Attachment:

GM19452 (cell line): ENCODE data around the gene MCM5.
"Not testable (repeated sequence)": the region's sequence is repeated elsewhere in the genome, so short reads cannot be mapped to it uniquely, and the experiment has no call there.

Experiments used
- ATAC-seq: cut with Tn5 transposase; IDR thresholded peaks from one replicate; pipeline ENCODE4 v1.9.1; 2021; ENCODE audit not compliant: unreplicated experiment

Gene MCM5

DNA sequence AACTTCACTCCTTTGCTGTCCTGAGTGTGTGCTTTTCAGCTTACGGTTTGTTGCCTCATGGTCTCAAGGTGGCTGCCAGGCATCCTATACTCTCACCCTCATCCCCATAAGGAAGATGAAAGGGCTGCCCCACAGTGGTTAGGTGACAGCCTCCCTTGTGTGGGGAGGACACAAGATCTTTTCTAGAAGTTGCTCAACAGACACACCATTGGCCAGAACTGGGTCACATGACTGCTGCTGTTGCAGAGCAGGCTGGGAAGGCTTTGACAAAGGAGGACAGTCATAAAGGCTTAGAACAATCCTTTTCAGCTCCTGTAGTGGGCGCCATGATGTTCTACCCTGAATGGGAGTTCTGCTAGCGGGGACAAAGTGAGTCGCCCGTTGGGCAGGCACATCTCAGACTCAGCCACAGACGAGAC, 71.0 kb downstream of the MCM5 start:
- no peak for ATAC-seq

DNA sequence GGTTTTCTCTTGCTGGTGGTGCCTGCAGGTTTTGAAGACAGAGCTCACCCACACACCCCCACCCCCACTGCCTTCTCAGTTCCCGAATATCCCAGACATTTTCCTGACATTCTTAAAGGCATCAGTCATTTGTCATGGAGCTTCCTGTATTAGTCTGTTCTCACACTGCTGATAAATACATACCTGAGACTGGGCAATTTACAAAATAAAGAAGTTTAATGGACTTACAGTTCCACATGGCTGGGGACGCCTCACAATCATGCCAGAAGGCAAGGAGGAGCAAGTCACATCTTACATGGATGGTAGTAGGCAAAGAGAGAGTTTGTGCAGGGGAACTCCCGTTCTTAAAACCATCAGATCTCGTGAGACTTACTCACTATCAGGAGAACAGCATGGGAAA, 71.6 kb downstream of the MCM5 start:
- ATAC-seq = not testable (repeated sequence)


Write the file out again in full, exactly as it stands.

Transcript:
GM19452 (cell line): ENCODE data around the gene MCM5.
"Not testable (repeated sequence)": the region's sequence is repeated elsewhere in the genome, so short reads cannot be mapped to it uniquely, and the experiment has no call there.

Experiments used
- ATAC-seq: cut with Tn5 transposase; IDR thresholded peaks from one replicate; pipeline ENCODE4 v1.9.1; 2021; ENCODE audit not compliant: unreplicated experiment

Gene MCM5

DNA sequence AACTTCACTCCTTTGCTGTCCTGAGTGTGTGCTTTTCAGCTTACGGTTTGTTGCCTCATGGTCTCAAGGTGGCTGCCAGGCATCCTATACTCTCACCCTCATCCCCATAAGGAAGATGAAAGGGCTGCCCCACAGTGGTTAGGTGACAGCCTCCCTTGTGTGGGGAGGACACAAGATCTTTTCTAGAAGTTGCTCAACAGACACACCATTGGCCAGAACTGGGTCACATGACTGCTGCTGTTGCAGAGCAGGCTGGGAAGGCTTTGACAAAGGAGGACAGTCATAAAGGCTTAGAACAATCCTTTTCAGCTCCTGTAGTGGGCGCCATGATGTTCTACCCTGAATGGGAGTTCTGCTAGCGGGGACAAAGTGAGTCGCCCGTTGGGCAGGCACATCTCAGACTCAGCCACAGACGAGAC, 71.0 kb downstream of the MCM5 start:
- no peak for ATAC-seq

DNA sequence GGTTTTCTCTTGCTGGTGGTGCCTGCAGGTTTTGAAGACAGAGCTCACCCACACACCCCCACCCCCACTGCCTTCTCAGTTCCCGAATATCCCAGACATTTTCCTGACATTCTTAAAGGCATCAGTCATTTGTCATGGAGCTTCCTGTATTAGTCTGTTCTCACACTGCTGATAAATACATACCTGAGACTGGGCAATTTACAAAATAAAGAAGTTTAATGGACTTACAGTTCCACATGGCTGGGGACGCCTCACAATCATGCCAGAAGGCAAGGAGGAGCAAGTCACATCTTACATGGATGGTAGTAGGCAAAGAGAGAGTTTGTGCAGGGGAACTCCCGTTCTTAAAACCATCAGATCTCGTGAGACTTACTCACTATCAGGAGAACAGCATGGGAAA, 71.6 kb downstream of the MCM5 start:
- ATAC-seq = not testable (repeated sequence)